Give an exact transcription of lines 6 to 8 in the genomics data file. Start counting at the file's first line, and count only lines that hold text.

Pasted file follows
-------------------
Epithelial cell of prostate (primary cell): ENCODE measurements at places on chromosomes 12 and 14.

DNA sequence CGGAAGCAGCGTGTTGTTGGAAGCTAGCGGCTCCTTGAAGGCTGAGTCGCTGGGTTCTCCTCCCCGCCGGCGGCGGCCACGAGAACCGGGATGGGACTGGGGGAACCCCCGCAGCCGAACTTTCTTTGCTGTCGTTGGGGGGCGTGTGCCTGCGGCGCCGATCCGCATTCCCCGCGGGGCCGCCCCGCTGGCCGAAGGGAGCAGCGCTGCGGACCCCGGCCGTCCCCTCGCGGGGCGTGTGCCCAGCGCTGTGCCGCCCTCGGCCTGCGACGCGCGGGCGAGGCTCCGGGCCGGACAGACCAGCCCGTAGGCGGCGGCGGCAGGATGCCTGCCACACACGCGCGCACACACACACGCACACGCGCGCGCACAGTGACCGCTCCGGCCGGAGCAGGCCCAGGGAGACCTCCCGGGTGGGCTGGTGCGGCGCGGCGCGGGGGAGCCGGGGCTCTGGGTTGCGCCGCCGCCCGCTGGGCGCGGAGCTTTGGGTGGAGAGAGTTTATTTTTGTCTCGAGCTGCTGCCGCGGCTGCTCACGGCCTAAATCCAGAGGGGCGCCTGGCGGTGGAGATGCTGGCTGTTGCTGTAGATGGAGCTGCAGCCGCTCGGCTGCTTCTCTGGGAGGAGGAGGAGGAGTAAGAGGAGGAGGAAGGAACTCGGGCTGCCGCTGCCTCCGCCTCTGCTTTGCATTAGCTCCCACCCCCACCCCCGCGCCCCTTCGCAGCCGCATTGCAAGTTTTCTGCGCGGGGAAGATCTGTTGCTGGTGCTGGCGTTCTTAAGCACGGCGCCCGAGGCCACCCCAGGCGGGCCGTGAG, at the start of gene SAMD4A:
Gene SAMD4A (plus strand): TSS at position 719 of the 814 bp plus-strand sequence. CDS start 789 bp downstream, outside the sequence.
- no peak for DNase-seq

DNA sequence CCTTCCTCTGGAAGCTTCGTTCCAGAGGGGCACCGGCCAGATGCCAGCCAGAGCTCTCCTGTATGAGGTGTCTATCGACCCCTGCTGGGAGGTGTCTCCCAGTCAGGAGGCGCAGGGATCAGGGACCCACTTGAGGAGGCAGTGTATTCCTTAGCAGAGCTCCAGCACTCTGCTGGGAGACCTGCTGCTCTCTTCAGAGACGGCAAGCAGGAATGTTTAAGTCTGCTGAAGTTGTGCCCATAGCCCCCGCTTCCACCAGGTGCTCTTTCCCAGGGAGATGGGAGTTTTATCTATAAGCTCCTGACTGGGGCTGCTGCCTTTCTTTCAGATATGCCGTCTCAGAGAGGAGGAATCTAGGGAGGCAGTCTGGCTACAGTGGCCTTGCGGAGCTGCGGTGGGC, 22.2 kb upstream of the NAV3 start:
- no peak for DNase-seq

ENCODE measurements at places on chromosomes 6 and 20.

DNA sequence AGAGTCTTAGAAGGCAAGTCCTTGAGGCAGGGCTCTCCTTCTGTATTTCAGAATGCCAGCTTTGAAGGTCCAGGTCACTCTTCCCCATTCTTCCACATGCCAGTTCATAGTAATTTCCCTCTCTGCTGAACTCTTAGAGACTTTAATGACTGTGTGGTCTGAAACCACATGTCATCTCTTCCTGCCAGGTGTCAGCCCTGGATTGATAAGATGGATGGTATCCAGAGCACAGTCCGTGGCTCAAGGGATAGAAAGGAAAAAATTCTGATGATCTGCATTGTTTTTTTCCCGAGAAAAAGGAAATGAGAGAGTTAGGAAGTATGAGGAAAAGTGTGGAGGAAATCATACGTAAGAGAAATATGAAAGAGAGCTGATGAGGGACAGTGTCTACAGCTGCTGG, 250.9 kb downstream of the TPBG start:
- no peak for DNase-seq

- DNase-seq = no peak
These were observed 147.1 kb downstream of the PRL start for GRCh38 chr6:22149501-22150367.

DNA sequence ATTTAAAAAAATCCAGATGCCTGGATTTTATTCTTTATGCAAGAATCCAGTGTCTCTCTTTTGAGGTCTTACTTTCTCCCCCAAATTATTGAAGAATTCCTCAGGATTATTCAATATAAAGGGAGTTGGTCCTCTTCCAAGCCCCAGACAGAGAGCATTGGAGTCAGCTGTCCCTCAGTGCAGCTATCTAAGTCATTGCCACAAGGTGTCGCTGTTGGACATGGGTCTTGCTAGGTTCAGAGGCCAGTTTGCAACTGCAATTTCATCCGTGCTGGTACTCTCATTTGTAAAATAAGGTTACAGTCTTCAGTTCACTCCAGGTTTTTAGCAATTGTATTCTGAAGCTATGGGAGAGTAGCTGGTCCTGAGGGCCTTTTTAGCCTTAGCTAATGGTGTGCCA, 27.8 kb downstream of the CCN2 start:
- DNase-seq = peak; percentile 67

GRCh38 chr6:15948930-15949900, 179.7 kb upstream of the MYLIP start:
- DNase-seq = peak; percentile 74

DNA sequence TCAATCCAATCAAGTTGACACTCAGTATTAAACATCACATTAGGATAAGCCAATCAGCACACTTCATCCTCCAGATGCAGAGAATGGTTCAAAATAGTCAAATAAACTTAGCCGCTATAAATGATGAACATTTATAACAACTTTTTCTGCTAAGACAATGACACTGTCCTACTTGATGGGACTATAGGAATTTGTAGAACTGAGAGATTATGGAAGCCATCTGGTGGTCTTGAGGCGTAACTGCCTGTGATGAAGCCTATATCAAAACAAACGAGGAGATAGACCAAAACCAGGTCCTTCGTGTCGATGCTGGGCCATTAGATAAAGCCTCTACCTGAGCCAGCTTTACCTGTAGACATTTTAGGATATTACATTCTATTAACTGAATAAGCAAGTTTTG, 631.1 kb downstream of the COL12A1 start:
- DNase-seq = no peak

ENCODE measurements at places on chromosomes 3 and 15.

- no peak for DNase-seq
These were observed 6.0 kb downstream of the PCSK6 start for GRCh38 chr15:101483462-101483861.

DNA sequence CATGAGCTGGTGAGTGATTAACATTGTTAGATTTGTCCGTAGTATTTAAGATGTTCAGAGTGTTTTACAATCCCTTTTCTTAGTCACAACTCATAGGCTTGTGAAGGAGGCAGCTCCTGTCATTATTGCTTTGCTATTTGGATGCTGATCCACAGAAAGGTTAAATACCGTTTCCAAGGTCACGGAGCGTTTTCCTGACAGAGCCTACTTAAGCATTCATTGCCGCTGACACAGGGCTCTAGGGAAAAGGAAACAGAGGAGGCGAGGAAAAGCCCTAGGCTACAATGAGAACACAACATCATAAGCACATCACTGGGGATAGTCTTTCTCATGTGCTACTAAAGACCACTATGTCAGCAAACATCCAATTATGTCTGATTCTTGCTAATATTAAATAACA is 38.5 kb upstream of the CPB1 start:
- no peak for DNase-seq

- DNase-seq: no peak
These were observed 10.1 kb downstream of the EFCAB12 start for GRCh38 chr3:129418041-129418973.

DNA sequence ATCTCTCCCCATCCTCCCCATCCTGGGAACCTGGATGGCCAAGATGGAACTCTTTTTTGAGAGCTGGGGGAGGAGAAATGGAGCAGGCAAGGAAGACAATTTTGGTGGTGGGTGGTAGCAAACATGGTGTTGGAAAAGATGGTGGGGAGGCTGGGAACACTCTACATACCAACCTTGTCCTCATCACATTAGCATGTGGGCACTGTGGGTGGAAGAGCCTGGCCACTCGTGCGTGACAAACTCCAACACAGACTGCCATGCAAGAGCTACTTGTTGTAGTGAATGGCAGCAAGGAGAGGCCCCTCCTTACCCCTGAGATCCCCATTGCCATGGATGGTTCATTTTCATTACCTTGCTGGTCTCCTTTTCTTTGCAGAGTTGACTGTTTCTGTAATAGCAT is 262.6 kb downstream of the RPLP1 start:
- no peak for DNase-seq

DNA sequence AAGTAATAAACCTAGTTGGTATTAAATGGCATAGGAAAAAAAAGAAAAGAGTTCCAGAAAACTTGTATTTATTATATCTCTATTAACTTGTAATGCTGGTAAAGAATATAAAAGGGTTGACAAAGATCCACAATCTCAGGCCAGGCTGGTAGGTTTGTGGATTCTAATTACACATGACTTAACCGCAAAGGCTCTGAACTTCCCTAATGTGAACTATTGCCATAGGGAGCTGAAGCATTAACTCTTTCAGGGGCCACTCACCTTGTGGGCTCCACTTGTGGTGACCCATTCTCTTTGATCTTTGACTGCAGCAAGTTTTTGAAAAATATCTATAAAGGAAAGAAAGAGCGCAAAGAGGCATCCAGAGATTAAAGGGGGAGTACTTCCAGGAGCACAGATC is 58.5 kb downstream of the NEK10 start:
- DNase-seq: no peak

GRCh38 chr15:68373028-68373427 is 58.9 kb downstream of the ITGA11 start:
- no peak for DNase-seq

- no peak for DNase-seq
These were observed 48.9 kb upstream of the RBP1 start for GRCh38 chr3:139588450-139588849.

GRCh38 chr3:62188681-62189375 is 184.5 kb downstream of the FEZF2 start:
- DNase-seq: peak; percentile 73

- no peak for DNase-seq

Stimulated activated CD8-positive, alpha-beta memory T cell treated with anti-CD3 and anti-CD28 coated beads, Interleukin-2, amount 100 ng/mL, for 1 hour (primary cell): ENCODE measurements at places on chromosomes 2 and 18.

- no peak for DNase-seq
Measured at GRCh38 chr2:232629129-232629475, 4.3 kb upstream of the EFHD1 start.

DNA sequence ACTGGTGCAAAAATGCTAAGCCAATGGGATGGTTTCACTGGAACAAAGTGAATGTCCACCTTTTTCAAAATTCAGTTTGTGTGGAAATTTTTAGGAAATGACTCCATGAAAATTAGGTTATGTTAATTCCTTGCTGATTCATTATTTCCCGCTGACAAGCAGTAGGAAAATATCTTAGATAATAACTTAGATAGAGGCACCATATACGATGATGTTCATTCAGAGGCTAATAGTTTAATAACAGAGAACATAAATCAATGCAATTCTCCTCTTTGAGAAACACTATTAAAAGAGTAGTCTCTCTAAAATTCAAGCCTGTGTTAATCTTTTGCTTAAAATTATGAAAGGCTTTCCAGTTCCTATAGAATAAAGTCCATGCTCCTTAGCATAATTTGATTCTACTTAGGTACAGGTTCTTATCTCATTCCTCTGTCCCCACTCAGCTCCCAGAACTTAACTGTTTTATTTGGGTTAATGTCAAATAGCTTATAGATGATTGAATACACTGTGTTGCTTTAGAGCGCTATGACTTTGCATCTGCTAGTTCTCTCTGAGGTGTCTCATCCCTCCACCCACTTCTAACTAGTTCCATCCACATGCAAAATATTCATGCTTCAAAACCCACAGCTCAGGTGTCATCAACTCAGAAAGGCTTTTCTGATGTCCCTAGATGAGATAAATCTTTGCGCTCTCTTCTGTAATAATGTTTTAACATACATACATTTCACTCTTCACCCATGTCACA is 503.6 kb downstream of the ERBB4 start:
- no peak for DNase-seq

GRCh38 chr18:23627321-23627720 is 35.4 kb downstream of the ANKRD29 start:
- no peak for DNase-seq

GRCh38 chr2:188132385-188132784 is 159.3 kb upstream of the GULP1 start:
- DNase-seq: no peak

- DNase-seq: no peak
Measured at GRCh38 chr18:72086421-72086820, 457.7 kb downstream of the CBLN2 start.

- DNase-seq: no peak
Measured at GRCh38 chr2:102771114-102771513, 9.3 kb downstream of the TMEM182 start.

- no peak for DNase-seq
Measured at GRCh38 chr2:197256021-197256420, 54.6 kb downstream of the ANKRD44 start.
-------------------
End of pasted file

- no peak for DNase-seq

ENCODE measurements at places on chromosomes 6 and 20.

DNA sequence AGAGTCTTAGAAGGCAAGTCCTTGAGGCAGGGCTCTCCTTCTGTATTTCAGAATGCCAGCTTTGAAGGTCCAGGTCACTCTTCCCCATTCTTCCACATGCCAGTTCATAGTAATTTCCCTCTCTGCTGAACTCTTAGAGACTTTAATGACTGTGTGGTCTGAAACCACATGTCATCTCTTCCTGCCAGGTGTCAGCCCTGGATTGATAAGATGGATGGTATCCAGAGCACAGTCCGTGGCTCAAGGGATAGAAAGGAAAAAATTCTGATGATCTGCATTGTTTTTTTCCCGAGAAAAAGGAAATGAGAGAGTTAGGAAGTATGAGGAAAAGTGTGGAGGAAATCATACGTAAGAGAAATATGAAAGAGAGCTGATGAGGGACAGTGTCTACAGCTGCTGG, 250.9 kb downstream of the TPBG start: